Note: All works by Christos Venetis do not carry a title, the names or descriptions above are just used to better identify the work besides its catalogue number.
1967 Born in Joaninna / GR
1993 Aristotle University School of Fine Arts,
1999 Department of Visual and Applied Arts, BA
Currently lives and works in Thessaloniki, Greece.
2018 National Museum of Contemporary Art, Athens/ GR
2017 Liber Mundi/ Imago Mundi, Galerie Martin Kudlek, Cologne/ D
2016 Operation Mincemeat Asides, State Museum of Contemporary Art, Thessaloniki / GR
2015 Walking the Line, Galerie Martin kudlek, Cologne / D Operation Mincemeat Asides, curated by TinT gallery, National Bank of Greece Cultural Foundation (MIET), Thessaloniki/ G
Syn-In the framework of 3Antallaxima 13, Mansion Georgiadi, Mytilene/ G
Art Projects / Art London, participation with TinT gallery, London / UK
2014 Optima mihi in chartis, galerie Roemerapotheke, Zuerich / CH Art Athina, participation with TinT gallery, Athens / GR
2013 and I would see flowers through your eyes, Alex Hamilton – Christos Venetis, Patrick Heide Contemporary Art, London / UK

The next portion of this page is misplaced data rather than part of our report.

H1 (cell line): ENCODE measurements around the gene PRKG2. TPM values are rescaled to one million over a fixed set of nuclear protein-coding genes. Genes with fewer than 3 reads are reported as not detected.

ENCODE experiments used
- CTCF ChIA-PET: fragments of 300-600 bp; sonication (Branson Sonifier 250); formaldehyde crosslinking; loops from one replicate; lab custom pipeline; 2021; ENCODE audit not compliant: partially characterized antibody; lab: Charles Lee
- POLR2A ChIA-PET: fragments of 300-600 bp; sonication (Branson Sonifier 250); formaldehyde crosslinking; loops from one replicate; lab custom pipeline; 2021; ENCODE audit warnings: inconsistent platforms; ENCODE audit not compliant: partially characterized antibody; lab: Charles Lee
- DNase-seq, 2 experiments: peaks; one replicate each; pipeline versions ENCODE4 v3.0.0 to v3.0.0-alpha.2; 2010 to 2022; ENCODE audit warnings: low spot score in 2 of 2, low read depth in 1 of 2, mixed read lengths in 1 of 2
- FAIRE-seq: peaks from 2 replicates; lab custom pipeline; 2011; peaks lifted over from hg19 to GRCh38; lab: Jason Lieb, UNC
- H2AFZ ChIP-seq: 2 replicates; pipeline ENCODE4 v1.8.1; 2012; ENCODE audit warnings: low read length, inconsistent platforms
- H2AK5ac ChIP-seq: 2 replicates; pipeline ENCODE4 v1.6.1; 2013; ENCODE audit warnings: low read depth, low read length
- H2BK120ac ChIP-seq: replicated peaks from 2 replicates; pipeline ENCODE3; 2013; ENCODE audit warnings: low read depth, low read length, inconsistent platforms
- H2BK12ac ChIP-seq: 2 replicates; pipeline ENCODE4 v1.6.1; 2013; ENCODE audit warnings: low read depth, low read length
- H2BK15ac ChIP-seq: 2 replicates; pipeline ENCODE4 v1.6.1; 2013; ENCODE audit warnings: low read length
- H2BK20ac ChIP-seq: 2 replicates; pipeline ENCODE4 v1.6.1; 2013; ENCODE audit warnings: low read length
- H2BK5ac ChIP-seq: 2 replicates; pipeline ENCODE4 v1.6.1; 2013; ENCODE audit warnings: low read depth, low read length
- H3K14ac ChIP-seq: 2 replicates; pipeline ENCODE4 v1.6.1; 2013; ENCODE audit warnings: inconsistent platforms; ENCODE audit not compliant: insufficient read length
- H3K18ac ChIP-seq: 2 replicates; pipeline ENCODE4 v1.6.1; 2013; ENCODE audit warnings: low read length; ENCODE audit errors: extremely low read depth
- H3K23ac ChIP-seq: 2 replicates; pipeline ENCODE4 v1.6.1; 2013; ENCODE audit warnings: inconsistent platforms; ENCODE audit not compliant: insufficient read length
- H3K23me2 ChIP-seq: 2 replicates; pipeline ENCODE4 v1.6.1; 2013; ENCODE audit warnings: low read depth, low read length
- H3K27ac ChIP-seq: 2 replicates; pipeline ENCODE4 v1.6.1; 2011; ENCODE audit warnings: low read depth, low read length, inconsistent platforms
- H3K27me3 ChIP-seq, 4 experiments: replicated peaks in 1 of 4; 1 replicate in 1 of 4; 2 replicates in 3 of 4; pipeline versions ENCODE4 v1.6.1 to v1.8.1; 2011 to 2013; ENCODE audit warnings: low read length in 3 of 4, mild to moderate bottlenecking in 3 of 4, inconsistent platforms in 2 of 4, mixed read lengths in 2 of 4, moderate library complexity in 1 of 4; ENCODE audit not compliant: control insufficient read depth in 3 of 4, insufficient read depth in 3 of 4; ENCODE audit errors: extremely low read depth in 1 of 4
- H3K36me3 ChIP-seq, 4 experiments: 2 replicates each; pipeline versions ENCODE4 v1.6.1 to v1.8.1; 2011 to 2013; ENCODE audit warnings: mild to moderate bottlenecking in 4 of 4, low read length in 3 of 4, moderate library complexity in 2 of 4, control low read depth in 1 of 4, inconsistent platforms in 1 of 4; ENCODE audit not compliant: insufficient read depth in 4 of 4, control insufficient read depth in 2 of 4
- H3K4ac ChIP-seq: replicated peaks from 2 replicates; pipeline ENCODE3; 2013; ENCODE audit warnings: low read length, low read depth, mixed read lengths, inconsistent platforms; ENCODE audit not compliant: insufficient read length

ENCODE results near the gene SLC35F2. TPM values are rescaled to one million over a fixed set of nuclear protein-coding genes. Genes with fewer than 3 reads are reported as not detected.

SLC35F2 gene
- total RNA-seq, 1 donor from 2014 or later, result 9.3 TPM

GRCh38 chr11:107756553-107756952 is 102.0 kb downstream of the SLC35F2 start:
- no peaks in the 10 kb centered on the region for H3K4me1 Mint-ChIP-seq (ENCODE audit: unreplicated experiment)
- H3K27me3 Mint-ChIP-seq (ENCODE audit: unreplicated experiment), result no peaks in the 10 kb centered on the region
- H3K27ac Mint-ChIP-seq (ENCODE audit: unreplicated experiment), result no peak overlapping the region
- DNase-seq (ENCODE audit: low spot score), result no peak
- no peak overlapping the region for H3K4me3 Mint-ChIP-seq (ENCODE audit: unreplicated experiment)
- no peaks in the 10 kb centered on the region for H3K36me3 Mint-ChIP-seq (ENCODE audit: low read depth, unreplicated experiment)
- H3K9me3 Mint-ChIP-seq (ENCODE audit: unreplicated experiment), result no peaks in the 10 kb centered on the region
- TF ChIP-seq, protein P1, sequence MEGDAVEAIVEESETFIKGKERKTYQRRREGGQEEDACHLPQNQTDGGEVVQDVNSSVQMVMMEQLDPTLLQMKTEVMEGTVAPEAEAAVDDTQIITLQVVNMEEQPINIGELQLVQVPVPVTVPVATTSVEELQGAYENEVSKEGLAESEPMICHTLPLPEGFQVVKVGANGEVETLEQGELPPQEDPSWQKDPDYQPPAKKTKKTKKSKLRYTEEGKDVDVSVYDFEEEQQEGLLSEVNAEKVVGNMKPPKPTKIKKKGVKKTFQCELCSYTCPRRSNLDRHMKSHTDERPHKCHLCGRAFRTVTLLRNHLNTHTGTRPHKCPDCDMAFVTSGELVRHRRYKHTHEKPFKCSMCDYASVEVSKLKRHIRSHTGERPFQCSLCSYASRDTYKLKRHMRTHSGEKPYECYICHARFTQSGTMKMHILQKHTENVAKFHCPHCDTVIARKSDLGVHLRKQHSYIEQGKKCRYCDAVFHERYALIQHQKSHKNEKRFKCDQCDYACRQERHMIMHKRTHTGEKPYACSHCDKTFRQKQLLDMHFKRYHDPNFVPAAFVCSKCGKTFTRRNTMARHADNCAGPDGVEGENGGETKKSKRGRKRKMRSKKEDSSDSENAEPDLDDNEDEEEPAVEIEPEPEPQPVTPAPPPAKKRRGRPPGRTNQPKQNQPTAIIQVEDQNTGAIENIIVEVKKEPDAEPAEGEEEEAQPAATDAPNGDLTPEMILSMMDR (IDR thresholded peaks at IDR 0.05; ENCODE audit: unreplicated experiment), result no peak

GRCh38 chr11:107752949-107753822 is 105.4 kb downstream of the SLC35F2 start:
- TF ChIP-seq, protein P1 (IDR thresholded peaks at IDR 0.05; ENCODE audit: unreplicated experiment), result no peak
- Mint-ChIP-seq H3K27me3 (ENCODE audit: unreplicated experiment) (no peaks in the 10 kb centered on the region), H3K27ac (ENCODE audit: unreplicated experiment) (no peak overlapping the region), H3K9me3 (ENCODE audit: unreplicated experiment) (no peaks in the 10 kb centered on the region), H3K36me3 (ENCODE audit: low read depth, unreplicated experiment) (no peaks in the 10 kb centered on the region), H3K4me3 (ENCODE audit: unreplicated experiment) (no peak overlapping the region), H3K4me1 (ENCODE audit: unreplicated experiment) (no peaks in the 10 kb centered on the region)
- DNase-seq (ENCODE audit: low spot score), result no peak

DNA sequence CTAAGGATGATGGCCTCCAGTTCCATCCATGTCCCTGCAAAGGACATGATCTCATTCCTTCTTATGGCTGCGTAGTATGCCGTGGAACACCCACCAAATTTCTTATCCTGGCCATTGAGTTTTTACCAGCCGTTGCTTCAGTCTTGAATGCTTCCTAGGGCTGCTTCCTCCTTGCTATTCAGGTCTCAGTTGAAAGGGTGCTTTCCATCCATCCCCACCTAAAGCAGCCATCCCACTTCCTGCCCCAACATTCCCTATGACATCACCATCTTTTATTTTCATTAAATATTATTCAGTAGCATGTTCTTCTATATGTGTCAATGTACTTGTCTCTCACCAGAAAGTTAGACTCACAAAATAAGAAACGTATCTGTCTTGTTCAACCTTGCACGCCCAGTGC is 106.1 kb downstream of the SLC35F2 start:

2012 Utopia, curated by E. Parpa and M. Stathi, E. Lanitis Cultural Center, Limassol / ZY
2011 Art Athina, participation with TinT gallery, Athens / GR The Symptom Projects, curated by A. Artinos, M. Kataga, K. Christopoulos, Amfissa / GR
Reference/Representation, Jewish Museum of Thessaloniki / GR
2010 Conversation piece, TinT gallery, Thessaloniki / GR
2009 Ana-Kata 221, curated by D. Konteletzidou, IRIS Cultural Center, Municipality of Stavroupoli, Thessaloniki / GR Hinterland, Action Field Kodra 09, curated by M. Kenanidou, Kodra Camp, Municipality of Kalamaria, Thessaloniki / GR
2006 Zosimades’ Action, Municipal Gallery of Ioannina / GR
2001 Matter-Work, curated by D. Konteletzidou, Vafopouleio Cultural Center, Thessaloniki / GR
2000 10R00MS2000, curated by D. Konteletzidou, Kappatos gallery, Hotel St. George Lecabetus, Athens / GR
Millenium2000, Mylos, Thessaloniki / GR
1999 Biennial of Young Artists from the Mediterranean, curated by T. Stefanidou, Nice / F
1998 Art Athina 6, ZM gallery, Athens / GR
1997 Art Heineken, Macedonian Museum of Contemporary Art, Thessaloniki / GR
1996 Merkouria 96, Hellexpo, Thessaloniki / GR
Drawing Now, Paris; Tefaf, Maastricht; Volta, Basel; Art Luxembourg; Art Rotterdam